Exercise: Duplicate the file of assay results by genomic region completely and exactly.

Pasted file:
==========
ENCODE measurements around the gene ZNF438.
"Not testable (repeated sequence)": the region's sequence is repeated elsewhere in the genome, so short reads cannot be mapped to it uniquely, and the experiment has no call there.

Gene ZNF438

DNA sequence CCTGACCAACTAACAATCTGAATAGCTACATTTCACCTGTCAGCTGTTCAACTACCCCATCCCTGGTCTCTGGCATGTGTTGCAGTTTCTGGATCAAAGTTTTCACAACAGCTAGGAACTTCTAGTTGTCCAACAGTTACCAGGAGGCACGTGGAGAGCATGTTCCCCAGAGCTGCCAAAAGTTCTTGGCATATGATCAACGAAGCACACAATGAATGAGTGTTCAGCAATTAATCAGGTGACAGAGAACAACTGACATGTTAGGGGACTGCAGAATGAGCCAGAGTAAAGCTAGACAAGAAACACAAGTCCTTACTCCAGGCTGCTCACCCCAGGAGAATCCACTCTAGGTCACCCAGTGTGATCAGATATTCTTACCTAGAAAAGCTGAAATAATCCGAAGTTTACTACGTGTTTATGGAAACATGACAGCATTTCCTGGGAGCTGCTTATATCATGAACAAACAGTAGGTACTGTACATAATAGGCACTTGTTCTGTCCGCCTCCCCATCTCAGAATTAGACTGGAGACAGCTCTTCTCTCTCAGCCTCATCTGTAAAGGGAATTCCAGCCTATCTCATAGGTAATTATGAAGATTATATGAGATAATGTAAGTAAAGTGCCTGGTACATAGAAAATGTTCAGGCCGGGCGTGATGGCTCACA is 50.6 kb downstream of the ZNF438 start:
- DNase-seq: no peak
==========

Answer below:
ENCODE measurements around the gene ZNF438.
"Not testable (repeated sequence)": the region's sequence is repeated elsewhere in the genome, so short reads cannot be mapped to it uniquely, and the experiment has no call there.

Gene ZNF438

DNA sequence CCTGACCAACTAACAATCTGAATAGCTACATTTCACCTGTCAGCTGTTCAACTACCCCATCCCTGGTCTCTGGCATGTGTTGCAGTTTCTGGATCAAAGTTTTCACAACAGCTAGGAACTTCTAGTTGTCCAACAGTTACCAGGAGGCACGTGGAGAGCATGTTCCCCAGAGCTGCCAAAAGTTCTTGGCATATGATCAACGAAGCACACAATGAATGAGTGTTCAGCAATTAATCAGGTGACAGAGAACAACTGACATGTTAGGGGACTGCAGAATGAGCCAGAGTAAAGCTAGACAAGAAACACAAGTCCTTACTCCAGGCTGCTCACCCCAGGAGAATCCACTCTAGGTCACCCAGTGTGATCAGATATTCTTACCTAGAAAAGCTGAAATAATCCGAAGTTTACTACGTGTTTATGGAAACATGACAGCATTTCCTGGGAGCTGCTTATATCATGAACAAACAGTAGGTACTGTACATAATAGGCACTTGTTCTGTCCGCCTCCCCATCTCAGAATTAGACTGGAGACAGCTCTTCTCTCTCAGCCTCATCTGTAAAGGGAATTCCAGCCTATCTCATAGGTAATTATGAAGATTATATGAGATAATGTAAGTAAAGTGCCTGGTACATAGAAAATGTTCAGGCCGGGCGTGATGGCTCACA is 50.6 kb downstream of the ZNF438 start:
- DNase-seq: no peak